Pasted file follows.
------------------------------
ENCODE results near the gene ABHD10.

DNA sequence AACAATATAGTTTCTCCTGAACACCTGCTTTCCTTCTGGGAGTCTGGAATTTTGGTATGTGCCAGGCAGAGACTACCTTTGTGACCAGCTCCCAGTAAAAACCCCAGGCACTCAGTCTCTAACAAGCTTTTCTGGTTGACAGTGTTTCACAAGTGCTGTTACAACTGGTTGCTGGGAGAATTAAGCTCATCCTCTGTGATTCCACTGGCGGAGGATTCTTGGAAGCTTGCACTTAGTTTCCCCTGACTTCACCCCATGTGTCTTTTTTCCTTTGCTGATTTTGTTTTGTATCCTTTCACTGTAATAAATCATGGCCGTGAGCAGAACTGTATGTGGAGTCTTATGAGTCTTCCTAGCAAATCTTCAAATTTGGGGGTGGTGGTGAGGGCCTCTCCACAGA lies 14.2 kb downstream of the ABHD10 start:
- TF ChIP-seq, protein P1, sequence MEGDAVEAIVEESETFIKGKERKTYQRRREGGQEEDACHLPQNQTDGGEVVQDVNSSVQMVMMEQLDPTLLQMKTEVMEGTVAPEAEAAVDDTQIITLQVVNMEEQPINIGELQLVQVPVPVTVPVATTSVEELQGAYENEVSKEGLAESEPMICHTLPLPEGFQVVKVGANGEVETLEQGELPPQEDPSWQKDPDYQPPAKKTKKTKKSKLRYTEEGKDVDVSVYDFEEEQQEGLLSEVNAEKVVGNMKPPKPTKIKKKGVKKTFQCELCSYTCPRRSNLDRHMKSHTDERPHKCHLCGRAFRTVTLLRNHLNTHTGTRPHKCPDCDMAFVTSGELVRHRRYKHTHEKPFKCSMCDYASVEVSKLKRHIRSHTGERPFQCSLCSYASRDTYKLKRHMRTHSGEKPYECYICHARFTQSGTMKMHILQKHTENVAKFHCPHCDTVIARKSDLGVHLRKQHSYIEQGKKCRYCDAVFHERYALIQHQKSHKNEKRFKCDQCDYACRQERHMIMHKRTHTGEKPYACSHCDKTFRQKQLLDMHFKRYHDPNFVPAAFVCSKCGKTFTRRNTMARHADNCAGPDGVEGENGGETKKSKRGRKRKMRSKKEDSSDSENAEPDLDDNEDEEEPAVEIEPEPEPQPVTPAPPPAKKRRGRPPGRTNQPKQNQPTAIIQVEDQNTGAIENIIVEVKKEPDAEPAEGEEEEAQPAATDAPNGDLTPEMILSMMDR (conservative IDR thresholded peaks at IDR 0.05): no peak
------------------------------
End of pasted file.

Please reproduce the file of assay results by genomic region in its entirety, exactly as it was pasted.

ENCODE results near the gene ABHD10.

DNA sequence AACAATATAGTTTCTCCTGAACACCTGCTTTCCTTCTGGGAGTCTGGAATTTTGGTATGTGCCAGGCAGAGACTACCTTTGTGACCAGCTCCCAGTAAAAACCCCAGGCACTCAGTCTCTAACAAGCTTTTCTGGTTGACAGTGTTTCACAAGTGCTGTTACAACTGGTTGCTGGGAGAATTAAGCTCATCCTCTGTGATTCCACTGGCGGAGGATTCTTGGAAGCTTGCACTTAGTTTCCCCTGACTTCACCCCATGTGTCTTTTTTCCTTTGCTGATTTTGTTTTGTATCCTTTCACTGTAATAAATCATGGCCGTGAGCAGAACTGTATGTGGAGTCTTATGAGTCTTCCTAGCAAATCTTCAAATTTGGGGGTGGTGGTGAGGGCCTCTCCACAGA lies 14.2 kb downstream of the ABHD10 start:
- TF ChIP-seq, protein P1, sequence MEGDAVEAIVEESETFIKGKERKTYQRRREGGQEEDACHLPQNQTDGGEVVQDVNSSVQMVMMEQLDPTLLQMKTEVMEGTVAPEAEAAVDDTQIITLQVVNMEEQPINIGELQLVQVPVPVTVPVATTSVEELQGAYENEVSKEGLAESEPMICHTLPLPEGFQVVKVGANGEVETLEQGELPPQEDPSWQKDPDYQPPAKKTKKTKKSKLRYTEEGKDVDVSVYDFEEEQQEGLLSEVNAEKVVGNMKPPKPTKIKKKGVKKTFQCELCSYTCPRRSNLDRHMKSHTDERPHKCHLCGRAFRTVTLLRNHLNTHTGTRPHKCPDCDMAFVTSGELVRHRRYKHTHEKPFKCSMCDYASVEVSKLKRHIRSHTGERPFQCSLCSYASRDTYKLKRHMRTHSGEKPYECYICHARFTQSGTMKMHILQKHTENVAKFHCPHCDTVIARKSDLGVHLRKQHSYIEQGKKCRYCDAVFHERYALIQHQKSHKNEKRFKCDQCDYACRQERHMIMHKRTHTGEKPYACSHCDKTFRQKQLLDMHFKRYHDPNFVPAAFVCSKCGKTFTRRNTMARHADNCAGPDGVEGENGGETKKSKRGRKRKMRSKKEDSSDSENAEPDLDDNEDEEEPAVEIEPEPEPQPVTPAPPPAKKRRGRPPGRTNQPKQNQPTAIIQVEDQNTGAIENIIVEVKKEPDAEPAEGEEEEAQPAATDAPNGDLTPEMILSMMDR (conservative IDR thresholded peaks at IDR 0.05): no peak